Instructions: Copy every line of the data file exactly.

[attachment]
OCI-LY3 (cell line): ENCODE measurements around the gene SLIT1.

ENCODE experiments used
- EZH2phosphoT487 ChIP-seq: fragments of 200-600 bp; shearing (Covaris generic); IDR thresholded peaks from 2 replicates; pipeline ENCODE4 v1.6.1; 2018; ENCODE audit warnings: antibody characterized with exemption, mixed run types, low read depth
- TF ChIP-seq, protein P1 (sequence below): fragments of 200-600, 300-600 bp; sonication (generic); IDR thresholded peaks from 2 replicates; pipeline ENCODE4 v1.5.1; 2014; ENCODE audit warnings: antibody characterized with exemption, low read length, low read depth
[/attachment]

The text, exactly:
OCI-LY3 (cell line): ENCODE measurements around the gene SLIT1.

ENCODE experiments used
- EZH2phosphoT487 ChIP-seq: fragments of 200-600 bp; shearing (Covaris generic); IDR thresholded peaks from 2 replicates; pipeline ENCODE4 v1.6.1; 2018; ENCODE audit warnings: antibody characterized with exemption, mixed run types, low read depth
- TF ChIP-seq, protein P1 (sequence below): fragments of 200-600, 300-600 bp; sonication (generic); IDR thresholded peaks from 2 replicates; pipeline ENCODE4 v1.5.1; 2014; ENCODE audit warnings: antibody characterized with exemption, low read length, low read depth